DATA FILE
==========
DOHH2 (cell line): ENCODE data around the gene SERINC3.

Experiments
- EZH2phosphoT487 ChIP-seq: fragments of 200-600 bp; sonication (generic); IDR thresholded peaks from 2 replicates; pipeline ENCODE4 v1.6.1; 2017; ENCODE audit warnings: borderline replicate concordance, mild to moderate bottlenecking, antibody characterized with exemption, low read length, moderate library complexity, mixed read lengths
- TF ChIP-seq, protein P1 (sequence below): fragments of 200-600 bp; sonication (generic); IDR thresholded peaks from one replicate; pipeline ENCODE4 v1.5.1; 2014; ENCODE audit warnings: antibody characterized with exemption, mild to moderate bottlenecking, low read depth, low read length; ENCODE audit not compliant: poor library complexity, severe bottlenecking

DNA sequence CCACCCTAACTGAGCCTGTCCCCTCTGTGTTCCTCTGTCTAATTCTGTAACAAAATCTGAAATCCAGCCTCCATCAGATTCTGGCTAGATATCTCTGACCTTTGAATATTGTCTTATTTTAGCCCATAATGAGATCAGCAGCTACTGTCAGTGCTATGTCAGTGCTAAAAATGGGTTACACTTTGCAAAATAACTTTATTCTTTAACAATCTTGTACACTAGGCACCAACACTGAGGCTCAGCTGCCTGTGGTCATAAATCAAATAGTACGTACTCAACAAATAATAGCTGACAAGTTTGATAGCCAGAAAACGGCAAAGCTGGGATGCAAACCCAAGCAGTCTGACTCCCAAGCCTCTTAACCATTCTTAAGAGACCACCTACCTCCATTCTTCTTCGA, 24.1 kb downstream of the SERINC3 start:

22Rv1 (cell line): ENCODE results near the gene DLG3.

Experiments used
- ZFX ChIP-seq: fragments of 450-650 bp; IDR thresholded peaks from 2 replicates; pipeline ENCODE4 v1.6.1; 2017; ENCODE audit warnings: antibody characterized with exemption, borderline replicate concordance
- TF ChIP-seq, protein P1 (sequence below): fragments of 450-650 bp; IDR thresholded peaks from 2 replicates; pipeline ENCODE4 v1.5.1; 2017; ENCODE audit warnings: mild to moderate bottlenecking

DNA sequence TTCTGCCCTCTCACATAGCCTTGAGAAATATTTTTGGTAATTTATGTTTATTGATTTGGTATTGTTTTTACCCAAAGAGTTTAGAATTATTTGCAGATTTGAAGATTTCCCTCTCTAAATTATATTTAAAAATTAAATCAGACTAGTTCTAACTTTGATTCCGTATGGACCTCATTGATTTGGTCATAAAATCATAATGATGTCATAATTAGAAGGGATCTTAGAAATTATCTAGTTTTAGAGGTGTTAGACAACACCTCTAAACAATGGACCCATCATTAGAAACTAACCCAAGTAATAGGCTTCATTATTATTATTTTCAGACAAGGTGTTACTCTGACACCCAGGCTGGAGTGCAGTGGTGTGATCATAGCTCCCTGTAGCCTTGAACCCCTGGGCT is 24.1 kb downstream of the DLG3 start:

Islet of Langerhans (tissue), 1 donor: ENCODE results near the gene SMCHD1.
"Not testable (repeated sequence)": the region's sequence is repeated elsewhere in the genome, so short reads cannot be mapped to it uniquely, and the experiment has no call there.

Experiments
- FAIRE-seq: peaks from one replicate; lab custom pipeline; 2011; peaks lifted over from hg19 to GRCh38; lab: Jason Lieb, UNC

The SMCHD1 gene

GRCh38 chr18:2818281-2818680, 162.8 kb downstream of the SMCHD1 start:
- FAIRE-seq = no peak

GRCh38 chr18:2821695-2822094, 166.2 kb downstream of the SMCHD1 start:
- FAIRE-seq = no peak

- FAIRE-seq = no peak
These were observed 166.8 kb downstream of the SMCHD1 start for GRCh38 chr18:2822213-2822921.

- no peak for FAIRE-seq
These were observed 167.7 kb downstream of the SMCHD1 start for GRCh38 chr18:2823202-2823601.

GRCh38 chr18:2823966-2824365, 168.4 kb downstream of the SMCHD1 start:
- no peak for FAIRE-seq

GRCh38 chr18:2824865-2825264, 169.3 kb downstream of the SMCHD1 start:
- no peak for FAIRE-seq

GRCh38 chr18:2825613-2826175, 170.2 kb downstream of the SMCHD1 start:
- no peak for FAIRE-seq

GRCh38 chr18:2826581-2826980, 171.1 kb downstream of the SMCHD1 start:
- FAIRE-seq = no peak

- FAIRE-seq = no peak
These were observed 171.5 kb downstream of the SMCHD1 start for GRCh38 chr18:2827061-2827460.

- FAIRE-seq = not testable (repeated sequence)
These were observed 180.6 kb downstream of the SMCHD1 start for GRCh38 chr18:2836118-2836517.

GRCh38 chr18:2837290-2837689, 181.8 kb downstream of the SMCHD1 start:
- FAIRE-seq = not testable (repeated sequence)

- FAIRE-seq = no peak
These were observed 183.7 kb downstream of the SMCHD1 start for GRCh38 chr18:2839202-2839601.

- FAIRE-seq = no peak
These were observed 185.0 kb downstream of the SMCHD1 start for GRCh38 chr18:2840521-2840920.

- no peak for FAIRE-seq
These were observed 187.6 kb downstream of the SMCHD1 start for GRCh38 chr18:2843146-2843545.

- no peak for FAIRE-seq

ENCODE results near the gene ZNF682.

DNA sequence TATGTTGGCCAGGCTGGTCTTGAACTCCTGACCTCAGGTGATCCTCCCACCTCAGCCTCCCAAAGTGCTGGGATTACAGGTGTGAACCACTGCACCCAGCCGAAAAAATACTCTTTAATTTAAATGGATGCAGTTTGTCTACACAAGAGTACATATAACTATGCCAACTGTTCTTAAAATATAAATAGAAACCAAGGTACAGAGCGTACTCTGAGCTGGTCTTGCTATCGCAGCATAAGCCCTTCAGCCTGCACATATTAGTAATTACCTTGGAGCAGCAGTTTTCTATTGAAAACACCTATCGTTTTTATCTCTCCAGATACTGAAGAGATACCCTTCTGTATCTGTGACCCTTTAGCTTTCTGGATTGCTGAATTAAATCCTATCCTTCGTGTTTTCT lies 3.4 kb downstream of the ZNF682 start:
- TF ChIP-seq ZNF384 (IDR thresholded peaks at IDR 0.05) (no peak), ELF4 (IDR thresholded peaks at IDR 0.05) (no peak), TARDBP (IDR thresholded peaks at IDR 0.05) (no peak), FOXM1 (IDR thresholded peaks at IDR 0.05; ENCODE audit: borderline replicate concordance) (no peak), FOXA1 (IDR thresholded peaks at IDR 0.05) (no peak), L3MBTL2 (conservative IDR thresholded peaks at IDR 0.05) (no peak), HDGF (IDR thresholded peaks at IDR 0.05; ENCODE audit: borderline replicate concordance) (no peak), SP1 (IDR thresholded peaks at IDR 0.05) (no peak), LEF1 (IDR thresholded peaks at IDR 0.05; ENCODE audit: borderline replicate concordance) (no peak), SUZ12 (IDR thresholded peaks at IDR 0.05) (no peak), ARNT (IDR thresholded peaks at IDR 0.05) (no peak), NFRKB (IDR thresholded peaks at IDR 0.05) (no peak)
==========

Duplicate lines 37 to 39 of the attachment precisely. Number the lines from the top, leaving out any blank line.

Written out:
- FAIRE-seq = not testable (repeated sequence)

- FAIRE-seq = no peak
These were observed 183.7 kb downstream of the SMCHD1 start for GRCh38 chr18:2839202-2839601.